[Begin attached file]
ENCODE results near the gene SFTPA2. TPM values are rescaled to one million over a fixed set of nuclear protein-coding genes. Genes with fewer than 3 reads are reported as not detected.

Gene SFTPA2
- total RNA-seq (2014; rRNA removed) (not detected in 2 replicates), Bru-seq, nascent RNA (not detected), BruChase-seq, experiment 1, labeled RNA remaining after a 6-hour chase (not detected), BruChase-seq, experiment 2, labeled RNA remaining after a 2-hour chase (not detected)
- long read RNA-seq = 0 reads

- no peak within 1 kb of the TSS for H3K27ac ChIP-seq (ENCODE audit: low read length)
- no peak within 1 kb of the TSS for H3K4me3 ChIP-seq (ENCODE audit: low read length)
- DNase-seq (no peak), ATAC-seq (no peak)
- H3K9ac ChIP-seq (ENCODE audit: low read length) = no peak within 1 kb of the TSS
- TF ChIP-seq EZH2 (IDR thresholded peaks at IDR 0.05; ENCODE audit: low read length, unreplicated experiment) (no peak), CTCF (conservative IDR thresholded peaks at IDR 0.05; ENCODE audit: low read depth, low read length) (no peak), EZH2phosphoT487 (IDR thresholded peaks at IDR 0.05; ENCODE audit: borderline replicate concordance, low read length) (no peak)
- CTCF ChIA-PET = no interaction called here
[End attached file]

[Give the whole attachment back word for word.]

ENCODE results near the gene SFTPA2. TPM values are rescaled to one million over a fixed set of nuclear protein-coding genes. Genes with fewer than 3 reads are reported as not detected.

Gene SFTPA2
- total RNA-seq (2014; rRNA removed) (not detected in 2 replicates), Bru-seq, nascent RNA (not detected), BruChase-seq, experiment 1, labeled RNA remaining after a 6-hour chase (not detected), BruChase-seq, experiment 2, labeled RNA remaining after a 2-hour chase (not detected)
- long read RNA-seq = 0 reads

- no peak within 1 kb of the TSS for H3K27ac ChIP-seq (ENCODE audit: low read length)
- no peak within 1 kb of the TSS for H3K4me3 ChIP-seq (ENCODE audit: low read length)
- DNase-seq (no peak), ATAC-seq (no peak)
- H3K9ac ChIP-seq (ENCODE audit: low read length) = no peak within 1 kb of the TSS
- TF ChIP-seq EZH2 (IDR thresholded peaks at IDR 0.05; ENCODE audit: low read length, unreplicated experiment) (no peak), CTCF (conservative IDR thresholded peaks at IDR 0.05; ENCODE audit: low read depth, low read length) (no peak), EZH2phosphoT487 (IDR thresholded peaks at IDR 0.05; ENCODE audit: borderline replicate concordance, low read length) (no peak)
- CTCF ChIA-PET = no interaction called here